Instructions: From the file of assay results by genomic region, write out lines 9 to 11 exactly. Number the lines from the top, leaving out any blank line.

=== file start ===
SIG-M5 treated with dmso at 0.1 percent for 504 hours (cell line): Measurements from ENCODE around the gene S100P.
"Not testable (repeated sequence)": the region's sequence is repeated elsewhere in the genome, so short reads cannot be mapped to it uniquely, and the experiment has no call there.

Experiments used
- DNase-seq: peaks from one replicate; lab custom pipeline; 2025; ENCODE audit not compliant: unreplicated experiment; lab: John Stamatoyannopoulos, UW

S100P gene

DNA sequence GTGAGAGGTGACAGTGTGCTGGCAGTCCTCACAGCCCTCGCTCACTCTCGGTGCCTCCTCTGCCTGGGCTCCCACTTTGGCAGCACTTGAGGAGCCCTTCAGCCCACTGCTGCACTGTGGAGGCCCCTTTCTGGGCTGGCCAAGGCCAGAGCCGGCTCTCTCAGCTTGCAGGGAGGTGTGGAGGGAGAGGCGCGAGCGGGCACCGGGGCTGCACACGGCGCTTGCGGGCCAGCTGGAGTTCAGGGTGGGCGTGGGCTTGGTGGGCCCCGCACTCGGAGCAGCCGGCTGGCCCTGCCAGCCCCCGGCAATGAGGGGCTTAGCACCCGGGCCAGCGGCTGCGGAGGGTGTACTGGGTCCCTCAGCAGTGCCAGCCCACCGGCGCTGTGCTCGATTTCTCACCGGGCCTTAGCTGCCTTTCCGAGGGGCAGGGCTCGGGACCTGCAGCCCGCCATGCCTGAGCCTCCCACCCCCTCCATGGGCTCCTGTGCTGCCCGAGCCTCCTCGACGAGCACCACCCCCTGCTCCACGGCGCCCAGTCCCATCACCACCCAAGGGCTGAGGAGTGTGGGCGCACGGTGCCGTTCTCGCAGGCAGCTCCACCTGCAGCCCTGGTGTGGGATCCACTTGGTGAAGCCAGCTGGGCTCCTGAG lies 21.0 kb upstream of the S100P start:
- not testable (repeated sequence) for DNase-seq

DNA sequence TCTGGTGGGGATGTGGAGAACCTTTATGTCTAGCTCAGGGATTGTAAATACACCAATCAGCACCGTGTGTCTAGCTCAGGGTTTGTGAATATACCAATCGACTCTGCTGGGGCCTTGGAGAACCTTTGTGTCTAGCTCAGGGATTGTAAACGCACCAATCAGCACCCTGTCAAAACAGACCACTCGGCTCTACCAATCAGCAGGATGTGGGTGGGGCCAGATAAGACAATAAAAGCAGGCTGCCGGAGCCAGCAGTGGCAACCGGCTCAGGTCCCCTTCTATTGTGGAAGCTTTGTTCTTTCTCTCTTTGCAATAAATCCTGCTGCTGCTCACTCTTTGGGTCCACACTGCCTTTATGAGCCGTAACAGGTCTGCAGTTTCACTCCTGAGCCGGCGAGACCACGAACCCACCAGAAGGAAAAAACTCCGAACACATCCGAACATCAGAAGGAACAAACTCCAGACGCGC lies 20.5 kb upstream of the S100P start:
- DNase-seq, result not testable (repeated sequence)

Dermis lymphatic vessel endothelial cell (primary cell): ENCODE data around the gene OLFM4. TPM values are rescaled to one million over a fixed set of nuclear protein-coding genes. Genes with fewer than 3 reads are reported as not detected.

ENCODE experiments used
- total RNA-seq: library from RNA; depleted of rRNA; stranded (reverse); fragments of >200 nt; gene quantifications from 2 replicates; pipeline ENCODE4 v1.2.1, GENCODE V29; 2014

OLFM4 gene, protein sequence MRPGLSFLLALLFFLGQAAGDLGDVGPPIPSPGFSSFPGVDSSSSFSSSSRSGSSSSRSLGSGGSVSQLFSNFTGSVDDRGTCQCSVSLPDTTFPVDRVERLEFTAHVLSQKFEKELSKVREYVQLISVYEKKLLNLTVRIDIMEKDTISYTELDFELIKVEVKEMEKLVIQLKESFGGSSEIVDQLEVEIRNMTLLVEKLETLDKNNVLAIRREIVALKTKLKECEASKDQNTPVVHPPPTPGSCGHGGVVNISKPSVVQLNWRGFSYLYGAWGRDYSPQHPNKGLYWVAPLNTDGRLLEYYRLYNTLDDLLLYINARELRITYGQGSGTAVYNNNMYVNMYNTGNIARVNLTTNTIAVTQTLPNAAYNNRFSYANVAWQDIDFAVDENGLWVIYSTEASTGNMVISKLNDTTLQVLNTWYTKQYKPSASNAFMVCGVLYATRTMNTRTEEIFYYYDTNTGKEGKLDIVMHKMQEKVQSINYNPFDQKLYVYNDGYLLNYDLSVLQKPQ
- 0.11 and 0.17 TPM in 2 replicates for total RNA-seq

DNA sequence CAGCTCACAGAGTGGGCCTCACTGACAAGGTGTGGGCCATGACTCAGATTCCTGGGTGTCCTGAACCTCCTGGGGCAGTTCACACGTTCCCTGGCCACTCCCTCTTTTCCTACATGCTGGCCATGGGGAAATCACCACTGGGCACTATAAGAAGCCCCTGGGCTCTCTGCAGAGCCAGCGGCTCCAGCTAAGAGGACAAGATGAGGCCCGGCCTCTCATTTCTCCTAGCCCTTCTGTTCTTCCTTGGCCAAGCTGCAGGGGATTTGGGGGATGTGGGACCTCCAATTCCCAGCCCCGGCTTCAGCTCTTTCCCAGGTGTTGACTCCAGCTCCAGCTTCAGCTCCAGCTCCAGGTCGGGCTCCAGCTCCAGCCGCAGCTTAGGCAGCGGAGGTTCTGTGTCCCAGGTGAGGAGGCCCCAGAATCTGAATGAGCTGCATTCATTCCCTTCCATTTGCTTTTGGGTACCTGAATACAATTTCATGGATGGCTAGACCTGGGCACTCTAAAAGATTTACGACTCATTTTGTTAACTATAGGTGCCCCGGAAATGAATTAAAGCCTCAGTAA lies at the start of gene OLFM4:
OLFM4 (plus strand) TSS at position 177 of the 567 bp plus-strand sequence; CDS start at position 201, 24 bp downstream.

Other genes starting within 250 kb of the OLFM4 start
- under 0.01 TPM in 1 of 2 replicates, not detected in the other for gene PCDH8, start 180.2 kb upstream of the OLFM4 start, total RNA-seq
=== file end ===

- DNase-seq, result not testable (repeated sequence)

Dermis lymphatic vessel endothelial cell (primary cell): ENCODE data around the gene OLFM4. TPM values are rescaled to one million over a fixed set of nuclear protein-coding genes. Genes with fewer than 3 reads are reported as not detected.

ENCODE experiments used